Harriet Miers, meet Clarence Thomas

She claims she has never discussed Roe v. Wade with anyone -- and that if Arlen Specter thought she said that privacy cases were "rightly decided," he must have misunderstood her.

Published October 18, 2005 1:42PM (EDT)

A decade and a half ago, it was hard to believe George H.W. Bush when he said that Clarence Thomas was the "best qualified person" for a spot on the Supreme Court, and it was harder still to believe Thomas when he insisted, during his confirmation hearings, that he couldn't remember ever offering an opinion to anyone about Roe v. Wade.

Justice Thomas, meet Harriet Miers.

The woman George W. Bush says is the "best person" he could find for the Supreme Court is now insisting that she's never shared her views on Roe with anyone -- including with the two Texas judges who reportedly assured leaders of the religious right last month that Miers would vote to overturn Roe. Miers met with New York Sen. Chuck Schumer yesterday. And according to a report in the San Francisco Chronicle, Schumer said that Miers claimed during their meeting that she "couldn't recall discussing Roe v. Wade with anybody." Newsday says that notes from a Miers aide reflect a similar statement. In her conversation with Schumer, the notes say, Miers said: "No one knows how I will rule on Roe v. Wade."

That "no one knows" bit could apply to a lot about Miers. During their meeting yesterday, Schumer said that Miers repeatedly failed to answer questions he asked her. "On many she wouldn't give answers," Schumer told Newsday. "On many others she deferred, saying 'I need to sort of bone up on this a little more, I need to come to conclusions.'"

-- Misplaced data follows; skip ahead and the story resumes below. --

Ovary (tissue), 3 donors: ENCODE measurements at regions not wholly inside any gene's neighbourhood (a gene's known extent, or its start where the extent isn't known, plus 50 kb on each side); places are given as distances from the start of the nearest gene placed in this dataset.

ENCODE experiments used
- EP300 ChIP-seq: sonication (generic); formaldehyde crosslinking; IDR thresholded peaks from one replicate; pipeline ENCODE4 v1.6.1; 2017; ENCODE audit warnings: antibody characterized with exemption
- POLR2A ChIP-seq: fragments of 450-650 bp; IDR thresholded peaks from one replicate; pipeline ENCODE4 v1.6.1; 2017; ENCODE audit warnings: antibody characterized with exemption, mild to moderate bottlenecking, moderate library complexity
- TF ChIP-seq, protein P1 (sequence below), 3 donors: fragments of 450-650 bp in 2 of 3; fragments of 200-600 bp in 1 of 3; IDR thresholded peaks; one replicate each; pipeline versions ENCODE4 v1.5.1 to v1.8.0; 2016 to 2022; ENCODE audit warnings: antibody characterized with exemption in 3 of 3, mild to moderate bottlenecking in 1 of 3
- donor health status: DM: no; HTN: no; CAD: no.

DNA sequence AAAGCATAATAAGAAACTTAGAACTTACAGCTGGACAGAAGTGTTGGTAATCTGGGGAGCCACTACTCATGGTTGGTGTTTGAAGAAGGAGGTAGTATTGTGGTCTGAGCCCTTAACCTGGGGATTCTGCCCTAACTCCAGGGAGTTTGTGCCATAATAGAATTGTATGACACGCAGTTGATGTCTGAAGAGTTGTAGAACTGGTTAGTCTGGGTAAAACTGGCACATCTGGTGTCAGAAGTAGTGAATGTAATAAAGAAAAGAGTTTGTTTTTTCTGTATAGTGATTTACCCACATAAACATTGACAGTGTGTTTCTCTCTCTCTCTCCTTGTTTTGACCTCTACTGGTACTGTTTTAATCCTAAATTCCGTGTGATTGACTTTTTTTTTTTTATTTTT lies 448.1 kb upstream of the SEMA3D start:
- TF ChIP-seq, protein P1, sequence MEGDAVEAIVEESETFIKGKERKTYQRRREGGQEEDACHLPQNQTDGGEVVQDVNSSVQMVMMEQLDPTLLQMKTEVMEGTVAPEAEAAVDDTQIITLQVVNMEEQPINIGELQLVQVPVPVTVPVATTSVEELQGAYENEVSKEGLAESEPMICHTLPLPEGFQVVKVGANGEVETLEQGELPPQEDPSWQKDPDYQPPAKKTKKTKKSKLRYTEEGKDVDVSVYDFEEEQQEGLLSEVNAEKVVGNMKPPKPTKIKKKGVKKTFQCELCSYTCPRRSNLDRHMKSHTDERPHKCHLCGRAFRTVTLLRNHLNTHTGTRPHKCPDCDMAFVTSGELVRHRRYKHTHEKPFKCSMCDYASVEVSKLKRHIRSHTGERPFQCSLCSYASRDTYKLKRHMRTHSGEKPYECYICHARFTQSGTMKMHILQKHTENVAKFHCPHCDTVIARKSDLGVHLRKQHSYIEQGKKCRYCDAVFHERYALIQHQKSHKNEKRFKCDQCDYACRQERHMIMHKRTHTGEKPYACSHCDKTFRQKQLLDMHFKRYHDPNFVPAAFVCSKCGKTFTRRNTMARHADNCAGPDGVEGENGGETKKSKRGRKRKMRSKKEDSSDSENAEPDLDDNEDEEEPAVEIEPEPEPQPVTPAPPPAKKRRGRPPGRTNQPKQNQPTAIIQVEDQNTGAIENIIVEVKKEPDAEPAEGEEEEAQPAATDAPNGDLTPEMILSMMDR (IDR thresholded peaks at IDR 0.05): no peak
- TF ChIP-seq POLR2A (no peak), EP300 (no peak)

Senate Judiciary Committee chairman Arlen Specter thought he knew something about the nominee yesterday, and what he thought he knew surprised him: He said that she had told him in a conversation that she thought the seminal right-to-privacy cases Griswold v. Connecticut and Eisenstadt v. Baird had been "rightly decided." But shortly after Specter told reporters of Miers' statements, Miers called him to say that he had misunderstood her. She hadn't said that Griswold and Eisenstadt were "rightly decided"; she hadn't discussed specific cases at all.

Specter's office said that the senator "accepts Ms. Miers' statement that he misunderstood what she said."

If you find it a little hard to believe that Specter -- a smart lawyer himself -- would have been so confused about what Miers said, well, you're not alone. Jan LaRue, chief counsel for the conservative group Concerned Women for America, tells CNN that she's puzzled by the claim of a mix-up because Specter has a reputation for being precise when it comes to issues of constitutional law. "It sounds like he's being gracious," LaRue says. "I mean, how could he get that wrong? It sounds funny to me. . . . This is going to be interesting to see how clearly she answers questions before the full committee, if we've already (seen) this kind of misunderstanding over something so simple."

By Tim Grieve

Tim Grieve is a senior writer and the author of Salon's War Room blog.

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Arlen Specter D-pa. Chuck Schumer D-n.y.